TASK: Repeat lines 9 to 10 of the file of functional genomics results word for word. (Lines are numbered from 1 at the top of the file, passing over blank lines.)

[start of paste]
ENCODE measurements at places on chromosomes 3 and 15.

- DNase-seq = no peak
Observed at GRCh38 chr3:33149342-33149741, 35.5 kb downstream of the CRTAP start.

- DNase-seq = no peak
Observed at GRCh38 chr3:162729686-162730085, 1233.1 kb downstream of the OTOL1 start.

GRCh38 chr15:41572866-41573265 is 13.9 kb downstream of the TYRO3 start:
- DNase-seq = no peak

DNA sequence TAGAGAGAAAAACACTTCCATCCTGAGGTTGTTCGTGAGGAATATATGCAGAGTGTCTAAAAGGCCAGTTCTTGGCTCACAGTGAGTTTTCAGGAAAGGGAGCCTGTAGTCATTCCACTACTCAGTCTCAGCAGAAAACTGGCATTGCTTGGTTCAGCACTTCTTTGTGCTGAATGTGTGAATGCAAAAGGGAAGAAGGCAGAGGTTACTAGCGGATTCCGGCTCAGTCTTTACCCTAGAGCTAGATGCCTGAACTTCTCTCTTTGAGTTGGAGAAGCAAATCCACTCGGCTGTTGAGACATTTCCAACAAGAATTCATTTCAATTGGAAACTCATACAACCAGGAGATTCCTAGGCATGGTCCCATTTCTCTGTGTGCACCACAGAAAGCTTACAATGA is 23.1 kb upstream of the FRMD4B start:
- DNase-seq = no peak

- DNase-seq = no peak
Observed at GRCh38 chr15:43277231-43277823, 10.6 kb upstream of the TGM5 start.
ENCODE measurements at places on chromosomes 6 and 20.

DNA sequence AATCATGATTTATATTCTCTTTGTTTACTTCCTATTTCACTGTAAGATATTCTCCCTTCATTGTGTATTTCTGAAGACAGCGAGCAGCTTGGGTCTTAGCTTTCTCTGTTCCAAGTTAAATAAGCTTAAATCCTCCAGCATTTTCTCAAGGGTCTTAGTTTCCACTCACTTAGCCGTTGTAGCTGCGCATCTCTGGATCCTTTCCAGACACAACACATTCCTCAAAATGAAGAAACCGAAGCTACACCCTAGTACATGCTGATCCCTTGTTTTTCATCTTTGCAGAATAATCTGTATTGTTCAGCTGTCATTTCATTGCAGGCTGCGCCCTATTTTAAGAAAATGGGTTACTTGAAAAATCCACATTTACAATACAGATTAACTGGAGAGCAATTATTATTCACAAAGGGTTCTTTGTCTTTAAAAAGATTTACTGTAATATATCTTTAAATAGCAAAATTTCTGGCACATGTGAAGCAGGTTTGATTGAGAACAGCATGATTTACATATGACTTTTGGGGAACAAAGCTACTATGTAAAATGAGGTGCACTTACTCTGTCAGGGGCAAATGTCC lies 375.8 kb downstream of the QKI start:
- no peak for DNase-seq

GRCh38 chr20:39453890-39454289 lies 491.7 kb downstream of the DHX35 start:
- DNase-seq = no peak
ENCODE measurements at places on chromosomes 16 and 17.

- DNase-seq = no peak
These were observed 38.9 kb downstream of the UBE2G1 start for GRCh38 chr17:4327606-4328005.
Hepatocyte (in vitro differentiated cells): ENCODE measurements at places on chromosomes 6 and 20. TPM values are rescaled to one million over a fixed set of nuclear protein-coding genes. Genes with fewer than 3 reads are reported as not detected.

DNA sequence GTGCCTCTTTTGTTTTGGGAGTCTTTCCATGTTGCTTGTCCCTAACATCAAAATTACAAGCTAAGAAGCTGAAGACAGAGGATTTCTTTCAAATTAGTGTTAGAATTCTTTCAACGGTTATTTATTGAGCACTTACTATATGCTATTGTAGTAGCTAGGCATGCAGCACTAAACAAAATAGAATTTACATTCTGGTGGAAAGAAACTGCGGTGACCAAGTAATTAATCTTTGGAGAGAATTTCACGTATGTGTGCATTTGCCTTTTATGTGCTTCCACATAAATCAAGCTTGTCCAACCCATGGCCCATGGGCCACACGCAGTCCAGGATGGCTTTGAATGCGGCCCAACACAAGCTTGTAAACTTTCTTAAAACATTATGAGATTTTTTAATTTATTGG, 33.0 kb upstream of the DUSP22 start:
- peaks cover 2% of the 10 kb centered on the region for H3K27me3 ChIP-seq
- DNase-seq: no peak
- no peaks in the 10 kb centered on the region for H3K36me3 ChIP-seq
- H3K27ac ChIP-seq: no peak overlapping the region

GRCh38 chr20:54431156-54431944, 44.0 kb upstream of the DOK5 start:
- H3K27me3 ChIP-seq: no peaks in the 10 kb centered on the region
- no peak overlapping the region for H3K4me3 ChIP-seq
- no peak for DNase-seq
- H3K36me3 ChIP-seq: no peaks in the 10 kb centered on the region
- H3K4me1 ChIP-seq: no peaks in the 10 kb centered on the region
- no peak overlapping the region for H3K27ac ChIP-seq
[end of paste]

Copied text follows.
- DNase-seq = no peak

- DNase-seq = no peak